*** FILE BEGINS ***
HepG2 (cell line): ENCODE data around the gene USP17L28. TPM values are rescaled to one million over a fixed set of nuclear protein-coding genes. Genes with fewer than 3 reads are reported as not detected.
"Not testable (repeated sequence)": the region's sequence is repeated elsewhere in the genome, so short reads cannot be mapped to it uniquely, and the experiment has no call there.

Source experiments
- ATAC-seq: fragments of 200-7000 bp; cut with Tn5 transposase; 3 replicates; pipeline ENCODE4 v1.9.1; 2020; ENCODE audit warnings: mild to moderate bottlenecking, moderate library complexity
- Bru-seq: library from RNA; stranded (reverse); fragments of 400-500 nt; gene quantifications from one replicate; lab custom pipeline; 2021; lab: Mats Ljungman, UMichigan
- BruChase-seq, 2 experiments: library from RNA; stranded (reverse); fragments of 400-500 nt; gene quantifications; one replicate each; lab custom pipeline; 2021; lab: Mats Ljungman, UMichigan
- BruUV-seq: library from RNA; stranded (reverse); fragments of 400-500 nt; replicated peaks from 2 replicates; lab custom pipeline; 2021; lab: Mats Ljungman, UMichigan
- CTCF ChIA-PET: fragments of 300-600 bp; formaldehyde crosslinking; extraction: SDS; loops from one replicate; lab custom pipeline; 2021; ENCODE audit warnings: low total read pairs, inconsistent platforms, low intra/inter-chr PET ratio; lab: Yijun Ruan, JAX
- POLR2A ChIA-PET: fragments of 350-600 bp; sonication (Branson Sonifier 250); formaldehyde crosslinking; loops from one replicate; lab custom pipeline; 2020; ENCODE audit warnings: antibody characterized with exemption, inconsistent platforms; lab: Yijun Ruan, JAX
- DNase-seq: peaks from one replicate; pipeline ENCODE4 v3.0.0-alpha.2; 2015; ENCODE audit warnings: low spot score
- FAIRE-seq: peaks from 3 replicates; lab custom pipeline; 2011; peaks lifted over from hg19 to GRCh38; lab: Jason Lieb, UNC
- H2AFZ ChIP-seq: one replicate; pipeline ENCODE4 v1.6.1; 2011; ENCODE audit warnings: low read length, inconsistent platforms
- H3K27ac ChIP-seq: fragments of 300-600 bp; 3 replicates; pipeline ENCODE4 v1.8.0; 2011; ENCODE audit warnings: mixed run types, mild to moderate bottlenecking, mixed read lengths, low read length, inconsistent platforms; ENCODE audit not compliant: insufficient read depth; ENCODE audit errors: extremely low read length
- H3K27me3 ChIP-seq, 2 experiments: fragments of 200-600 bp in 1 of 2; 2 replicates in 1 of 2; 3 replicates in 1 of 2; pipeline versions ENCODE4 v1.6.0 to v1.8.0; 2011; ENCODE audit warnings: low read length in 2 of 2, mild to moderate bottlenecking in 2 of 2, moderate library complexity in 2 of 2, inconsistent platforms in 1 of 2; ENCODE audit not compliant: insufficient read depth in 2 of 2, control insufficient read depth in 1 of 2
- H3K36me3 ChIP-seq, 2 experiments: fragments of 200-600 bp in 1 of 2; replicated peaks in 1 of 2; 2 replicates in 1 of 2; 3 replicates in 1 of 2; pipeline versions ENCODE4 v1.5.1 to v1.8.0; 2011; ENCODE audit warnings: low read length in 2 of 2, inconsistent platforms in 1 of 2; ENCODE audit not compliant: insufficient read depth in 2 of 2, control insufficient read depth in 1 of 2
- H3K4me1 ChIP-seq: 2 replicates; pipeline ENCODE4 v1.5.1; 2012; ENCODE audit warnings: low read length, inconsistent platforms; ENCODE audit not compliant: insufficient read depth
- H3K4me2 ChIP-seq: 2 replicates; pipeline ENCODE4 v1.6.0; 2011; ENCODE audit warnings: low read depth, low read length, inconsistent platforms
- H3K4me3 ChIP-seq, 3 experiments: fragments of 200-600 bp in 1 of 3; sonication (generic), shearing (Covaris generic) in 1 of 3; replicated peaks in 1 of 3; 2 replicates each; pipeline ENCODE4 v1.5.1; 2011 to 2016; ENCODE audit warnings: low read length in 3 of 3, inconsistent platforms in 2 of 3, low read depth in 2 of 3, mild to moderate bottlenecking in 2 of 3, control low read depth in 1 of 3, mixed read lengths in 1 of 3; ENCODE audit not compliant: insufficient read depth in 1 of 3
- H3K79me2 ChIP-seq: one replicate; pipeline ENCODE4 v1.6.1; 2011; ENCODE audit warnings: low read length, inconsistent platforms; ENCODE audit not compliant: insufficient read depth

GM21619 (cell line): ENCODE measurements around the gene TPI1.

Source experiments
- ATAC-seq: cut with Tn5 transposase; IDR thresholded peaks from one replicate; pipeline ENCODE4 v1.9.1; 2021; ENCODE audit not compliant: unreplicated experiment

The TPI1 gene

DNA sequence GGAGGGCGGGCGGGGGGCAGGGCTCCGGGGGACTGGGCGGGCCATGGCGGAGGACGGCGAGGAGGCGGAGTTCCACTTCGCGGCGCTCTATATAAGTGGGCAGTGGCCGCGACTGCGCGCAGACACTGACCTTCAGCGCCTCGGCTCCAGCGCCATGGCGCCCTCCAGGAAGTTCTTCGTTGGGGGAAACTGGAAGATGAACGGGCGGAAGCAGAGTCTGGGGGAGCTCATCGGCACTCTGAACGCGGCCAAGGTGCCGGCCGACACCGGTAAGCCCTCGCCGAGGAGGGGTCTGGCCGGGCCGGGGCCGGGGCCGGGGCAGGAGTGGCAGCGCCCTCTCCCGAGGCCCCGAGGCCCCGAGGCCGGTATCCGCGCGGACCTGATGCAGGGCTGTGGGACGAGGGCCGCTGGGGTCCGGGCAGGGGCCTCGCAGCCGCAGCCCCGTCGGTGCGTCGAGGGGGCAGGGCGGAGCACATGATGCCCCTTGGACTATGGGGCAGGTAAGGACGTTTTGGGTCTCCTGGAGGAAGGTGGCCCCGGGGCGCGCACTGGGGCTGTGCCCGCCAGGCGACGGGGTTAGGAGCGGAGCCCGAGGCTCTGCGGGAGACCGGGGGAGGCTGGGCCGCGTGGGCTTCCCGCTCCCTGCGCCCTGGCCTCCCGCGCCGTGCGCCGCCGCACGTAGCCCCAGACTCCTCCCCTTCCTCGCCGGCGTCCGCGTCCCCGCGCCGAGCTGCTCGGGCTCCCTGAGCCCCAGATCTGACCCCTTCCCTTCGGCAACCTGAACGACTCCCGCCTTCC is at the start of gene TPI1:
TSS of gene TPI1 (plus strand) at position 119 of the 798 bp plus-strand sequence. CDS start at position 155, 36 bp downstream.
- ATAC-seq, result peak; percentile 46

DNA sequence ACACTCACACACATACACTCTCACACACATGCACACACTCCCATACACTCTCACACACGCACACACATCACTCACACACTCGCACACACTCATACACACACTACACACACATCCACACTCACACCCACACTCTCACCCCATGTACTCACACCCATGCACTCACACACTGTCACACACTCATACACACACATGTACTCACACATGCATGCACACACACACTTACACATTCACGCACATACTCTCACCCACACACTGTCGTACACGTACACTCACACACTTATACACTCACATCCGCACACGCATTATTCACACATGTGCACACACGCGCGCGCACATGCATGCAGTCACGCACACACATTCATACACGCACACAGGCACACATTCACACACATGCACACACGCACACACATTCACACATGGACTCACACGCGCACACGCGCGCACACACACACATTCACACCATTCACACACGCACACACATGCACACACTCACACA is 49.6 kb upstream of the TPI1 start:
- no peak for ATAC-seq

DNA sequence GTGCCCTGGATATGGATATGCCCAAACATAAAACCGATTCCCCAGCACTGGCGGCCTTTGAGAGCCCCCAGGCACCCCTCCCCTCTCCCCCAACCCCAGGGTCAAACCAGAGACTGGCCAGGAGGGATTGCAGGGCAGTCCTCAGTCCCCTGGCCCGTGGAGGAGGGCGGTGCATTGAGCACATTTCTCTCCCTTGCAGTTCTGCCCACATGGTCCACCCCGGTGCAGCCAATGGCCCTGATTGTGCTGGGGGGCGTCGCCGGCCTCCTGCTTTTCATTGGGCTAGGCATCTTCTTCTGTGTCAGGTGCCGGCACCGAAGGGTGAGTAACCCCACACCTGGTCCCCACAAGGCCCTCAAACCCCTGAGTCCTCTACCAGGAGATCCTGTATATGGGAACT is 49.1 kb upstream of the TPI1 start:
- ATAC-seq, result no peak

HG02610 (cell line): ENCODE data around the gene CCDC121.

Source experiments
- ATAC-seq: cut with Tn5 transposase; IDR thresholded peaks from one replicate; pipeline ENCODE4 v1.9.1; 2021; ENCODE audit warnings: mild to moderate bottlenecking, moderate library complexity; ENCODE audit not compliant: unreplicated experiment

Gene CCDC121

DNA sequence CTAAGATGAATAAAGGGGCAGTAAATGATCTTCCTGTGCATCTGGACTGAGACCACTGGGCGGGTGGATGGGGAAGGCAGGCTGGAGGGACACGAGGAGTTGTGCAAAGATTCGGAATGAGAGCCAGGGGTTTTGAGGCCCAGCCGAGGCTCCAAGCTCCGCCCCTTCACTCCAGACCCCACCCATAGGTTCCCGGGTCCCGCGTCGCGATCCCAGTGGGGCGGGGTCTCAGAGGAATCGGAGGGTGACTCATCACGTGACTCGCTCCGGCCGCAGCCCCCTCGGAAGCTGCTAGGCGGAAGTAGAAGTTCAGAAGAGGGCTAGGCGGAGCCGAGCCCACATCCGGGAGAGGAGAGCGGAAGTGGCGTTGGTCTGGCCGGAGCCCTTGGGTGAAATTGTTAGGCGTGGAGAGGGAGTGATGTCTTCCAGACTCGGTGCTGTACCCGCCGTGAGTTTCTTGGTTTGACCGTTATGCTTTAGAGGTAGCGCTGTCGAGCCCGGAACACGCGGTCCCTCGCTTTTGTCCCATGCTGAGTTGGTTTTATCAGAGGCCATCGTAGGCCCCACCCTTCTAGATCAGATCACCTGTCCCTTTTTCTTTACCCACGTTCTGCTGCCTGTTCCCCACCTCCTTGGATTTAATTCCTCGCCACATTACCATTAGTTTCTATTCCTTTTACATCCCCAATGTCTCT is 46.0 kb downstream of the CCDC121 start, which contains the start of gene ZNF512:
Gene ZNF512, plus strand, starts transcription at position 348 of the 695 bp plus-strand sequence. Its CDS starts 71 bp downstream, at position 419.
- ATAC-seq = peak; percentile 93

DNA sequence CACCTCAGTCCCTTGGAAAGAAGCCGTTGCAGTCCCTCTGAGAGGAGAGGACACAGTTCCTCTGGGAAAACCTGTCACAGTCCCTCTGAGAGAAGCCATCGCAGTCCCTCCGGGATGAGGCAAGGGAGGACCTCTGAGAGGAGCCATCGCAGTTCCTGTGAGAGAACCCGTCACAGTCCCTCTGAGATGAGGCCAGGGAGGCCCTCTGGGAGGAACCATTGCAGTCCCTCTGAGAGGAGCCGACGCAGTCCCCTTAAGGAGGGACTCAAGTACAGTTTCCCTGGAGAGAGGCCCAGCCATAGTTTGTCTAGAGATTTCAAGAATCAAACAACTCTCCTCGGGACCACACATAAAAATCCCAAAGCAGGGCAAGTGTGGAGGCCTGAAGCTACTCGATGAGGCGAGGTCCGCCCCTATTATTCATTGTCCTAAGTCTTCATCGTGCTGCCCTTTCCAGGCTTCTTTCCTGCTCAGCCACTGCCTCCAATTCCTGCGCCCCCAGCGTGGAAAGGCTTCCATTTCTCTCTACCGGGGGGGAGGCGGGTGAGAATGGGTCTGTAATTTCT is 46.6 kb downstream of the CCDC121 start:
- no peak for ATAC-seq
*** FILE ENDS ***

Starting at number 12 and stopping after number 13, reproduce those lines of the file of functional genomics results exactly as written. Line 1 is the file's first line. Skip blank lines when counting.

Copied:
- H2AFZ ChIP-seq: one replicate; pipeline ENCODE4 v1.6.1; 2011; ENCODE audit warnings: low read length, inconsistent platforms
- H3K27ac ChIP-seq: fragments of 300-600 bp; 3 replicates; pipeline ENCODE4 v1.8.0; 2011; ENCODE audit warnings: mixed run types, mild to moderate bottlenecking, mixed read lengths, low read length, inconsistent platforms; ENCODE audit not compliant: insufficient read depth; ENCODE audit errors: extremely low read length